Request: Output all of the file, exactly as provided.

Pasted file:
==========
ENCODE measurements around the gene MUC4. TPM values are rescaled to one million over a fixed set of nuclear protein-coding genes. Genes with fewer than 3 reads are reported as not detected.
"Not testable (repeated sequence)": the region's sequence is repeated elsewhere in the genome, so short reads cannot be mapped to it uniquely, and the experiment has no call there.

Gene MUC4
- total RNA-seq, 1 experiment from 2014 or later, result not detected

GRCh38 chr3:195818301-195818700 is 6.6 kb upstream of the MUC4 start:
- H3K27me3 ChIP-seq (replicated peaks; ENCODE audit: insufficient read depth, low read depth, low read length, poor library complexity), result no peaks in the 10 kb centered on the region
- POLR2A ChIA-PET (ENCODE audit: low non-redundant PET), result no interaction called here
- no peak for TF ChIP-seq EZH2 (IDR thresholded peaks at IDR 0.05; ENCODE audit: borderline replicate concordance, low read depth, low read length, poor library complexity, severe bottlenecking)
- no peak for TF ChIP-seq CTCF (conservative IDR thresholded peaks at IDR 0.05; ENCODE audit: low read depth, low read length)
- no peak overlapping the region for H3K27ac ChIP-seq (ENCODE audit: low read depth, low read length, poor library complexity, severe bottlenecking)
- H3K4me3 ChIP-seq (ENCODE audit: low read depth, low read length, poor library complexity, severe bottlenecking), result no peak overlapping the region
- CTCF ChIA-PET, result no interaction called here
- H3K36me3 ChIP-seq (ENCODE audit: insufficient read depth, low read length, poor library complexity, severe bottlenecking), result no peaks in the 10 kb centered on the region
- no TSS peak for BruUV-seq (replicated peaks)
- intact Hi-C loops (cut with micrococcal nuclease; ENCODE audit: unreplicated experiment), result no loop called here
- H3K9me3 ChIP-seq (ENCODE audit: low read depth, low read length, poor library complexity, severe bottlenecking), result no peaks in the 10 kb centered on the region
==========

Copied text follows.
ENCODE measurements around the gene MUC4. TPM values are rescaled to one million over a fixed set of nuclear protein-coding genes. Genes with fewer than 3 reads are reported as not detected.
"Not testable (repeated sequence)": the region's sequence is repeated elsewhere in the genome, so short reads cannot be mapped to it uniquely, and the experiment has no call there.

Gene MUC4
- total RNA-seq, 1 experiment from 2014 or later, result not detected

GRCh38 chr3:195818301-195818700 is 6.6 kb upstream of the MUC4 start:
- H3K27me3 ChIP-seq (replicated peaks; ENCODE audit: insufficient read depth, low read depth, low read length, poor library complexity), result no peaks in the 10 kb centered on the region
- POLR2A ChIA-PET (ENCODE audit: low non-redundant PET), result no interaction called here
- no peak for TF ChIP-seq EZH2 (IDR thresholded peaks at IDR 0.05; ENCODE audit: borderline replicate concordance, low read depth, low read length, poor library complexity, severe bottlenecking)
- no peak for TF ChIP-seq CTCF (conservative IDR thresholded peaks at IDR 0.05; ENCODE audit: low read depth, low read length)
- no peak overlapping the region for H3K27ac ChIP-seq (ENCODE audit: low read depth, low read length, poor library complexity, severe bottlenecking)
- H3K4me3 ChIP-seq (ENCODE audit: low read depth, low read length, poor library complexity, severe bottlenecking), result no peak overlapping the region
- CTCF ChIA-PET, result no interaction called here
- H3K36me3 ChIP-seq (ENCODE audit: insufficient read depth, low read length, poor library complexity, severe bottlenecking), result no peaks in the 10 kb centered on the region
- no TSS peak for BruUV-seq (replicated peaks)
- intact Hi-C loops (cut with micrococcal nuclease; ENCODE audit: unreplicated experiment), result no loop called here
- H3K9me3 ChIP-seq (ENCODE audit: low read depth, low read length, poor library complexity, severe bottlenecking), result no peaks in the 10 kb centered on the region